7 March 2008 Almost every country in the world still has laws that discriminate against women, and promises to remedy this have not been kept, the top United Nations human rights official said today, speaking on the eve of International Women's Day.
“Many States appear to have simply ignored the commitments they have made,” UN High Commissioner for Human Rights Louise Arbour stated. “It is shameful that, in the 60th anniversary year of the Universal Declaration of Human Rights, fundamental rights are still not enjoyed by many women around the world.
“In some cases, they suffer from multiple forms of discrimination, such as race, age or disabilities as well as their gender. Unless states take their commitments seriously, investing in women and girls will remain a matter of rhetoric,” she added.
This failure to create genuine legal parity between men and women is having “a detrimental effect on women in many countries – sometimes to a devastating degree,” according to a new report commissioned by the High Commissioner's Office (OHCHR).
One of the most dangerous examples of this involves the recognition of sexual abuse as a crime under a country's laws and enforcing related legislation. “Rape is recognized as a crime in most legal systems,” said Ms. Arbour. “But, even when it is, inadequate legislation or local traditions often mean laws are not properly enforced.
“In addition, at least 53 States still do not outlaw rape within marriage, and men frequently enjoy total impunity for physical as well as sexual violence against their wives,” she noted.
The High Commissioner stressed that strengthening legal frameworks to protect women and to ensure their rights is crucial to combat violence against them. “What is clear, is that many States are failing to live up to their promises to review their laws and root out institutional discrimination, and millions of women continue to suffer grave injustices as a result.”
Echoing the High Commissioner's call, three independent UN human rights experts today urged States to invest in women and girls to ensure gender equality and prevent violence against women.
The theme of this year's International Women's Day, “Investing in Women and Girls,” is a timely reminder that women's access to sources of finance, their participation in decision-making processes and opportunities for sustainable livelihoods are vital to “bridging the gap between universal human rights standards and the realities of the majority of the world's women,” they said.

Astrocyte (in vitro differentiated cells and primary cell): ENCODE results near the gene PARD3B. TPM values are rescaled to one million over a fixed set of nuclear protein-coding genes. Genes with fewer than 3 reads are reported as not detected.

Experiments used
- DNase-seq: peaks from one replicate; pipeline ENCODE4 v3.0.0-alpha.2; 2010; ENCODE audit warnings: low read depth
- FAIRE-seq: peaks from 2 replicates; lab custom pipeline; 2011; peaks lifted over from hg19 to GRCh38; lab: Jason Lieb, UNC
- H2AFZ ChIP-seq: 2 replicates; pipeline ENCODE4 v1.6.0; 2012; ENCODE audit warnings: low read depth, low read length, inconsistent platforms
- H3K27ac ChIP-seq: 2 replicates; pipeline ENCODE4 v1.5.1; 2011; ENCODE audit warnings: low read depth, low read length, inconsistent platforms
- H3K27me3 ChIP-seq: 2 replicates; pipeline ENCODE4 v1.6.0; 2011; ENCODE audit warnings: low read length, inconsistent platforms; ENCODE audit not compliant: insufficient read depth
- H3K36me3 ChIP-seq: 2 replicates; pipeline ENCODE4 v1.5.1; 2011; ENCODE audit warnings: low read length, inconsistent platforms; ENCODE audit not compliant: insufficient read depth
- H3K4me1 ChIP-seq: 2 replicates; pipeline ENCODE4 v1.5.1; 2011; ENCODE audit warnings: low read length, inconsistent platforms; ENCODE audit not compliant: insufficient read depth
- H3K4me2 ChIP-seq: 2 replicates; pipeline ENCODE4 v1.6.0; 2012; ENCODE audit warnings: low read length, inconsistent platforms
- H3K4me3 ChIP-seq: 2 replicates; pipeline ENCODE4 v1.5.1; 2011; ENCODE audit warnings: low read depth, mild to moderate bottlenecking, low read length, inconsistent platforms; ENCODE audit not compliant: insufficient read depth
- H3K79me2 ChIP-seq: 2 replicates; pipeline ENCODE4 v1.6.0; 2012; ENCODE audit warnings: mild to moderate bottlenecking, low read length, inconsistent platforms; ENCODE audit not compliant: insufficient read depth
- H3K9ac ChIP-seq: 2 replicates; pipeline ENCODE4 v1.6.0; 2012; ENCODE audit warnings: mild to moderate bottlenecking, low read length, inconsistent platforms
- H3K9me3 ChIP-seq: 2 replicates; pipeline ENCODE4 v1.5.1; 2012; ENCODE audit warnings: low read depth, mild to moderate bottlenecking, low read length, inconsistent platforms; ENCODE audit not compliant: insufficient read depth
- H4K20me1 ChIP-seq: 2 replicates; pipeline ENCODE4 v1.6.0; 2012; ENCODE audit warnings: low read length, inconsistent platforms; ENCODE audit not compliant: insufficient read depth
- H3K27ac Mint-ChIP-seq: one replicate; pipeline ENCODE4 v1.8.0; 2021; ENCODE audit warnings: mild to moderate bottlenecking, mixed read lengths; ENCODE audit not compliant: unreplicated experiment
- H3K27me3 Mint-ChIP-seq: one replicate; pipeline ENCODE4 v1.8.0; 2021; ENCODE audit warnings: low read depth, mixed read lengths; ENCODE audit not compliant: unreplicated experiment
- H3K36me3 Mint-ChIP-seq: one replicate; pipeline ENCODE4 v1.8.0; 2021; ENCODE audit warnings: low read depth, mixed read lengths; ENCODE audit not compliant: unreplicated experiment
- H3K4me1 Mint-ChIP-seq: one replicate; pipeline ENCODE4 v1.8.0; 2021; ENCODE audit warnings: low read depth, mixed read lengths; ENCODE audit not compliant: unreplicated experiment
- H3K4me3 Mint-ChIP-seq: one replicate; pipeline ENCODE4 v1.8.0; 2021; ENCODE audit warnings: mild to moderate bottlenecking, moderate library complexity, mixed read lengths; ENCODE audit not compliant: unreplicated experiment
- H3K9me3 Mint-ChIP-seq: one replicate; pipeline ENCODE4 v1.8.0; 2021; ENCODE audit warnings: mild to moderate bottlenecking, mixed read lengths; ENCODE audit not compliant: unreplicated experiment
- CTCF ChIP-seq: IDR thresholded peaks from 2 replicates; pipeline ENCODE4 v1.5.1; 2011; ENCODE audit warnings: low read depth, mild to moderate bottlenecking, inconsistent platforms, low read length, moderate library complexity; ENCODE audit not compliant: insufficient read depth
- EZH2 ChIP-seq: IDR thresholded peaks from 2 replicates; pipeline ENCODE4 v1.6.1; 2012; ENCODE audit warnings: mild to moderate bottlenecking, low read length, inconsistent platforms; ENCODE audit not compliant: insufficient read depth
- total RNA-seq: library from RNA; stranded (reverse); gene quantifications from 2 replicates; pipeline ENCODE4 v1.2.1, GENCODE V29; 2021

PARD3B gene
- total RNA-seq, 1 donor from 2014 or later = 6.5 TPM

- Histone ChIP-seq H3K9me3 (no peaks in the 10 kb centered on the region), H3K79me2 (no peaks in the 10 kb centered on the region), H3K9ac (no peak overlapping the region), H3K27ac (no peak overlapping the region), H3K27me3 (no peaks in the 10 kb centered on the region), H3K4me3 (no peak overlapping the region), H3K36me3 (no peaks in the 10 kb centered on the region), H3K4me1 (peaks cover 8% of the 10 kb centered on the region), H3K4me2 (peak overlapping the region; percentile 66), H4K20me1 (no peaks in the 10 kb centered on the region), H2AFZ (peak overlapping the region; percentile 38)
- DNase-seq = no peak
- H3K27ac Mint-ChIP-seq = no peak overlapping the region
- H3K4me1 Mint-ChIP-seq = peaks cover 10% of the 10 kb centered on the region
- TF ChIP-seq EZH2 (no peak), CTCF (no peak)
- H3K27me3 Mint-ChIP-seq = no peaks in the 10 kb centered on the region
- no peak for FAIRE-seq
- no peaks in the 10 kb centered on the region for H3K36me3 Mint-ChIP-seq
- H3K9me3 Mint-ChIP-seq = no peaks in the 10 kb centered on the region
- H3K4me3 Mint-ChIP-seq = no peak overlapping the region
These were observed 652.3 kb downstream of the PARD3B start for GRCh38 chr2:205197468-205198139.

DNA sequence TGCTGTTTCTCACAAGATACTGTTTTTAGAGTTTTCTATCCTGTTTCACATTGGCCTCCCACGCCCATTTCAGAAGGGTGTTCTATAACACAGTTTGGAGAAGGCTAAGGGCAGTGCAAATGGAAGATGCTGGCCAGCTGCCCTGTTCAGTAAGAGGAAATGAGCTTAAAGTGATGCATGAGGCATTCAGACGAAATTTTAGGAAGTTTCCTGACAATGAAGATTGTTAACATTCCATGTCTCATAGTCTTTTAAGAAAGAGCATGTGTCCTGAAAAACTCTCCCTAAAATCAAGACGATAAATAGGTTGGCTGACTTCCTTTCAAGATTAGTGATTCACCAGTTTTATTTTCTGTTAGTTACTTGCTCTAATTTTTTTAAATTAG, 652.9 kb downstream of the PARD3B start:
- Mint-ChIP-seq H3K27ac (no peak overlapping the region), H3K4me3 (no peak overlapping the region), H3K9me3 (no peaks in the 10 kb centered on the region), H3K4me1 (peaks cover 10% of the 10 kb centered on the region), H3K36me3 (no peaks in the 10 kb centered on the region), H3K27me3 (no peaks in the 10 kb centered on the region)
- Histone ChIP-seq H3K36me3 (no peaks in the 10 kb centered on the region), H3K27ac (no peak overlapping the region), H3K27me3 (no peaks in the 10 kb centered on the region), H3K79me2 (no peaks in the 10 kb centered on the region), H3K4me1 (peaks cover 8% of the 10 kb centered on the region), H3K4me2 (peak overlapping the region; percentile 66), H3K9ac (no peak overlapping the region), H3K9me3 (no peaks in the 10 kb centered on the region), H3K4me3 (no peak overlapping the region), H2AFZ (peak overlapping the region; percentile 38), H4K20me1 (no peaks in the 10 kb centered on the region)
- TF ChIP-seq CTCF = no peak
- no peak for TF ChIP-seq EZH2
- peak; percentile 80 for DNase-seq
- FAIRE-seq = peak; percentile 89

The group called on States, donors and the private sector to step up efforts to “respect, protect and fulfil women's civil, cultural, economic, political and social rights, and allocate adequate resources towards addressing discrimination and violence against women.”
The joint statement was issued today by the Special Rapporteur on Violence against Women, its Causes and Consequences, Yakin Ertürk; the Special Rapporteur on adequate housing, Miloon Kothari; and the Independent Expert on the effects of economic reform policies and foreign debt on the full enjoyment of human rights, particularly economic, social and cultural rights, Bernards A. N. Mudho.
A new report released by the International Labour Organization (ILO) on the occasion of International Women’s Day finds that while more women are working than ever before – 1.2 billion in 2007 – they are also more likely than men to get low-paid jobs without any social protection and basic rights.
“Global Employment Trends for Women 2008” points out that access to labour markets and to decent jobs is crucial to enhancing gender equality, and most regions have a long way to go in realizing the untapped potential women offer for economic development.
“The workplace and the world of work are at the centre of global solutions to address gender equality and the advancement of women in society,” said ILO Director-General Juan Somavia. “By promoting decent work for women, we are empowering societies and advancing the cause of economic and social development for all.”
Meanwhile, the UN Children’s Fund (UNICEF) marked the Day by calling for better access to maternal health care, which will reduce the estimated half a million pregnancy-related deaths that occur each year, as well as help decrease child mortality rates.
It is estimated that one in four pregnant women currently receives no antenatal care, and that more than 40 per cent give birth without the assistance of a skilled attendant.
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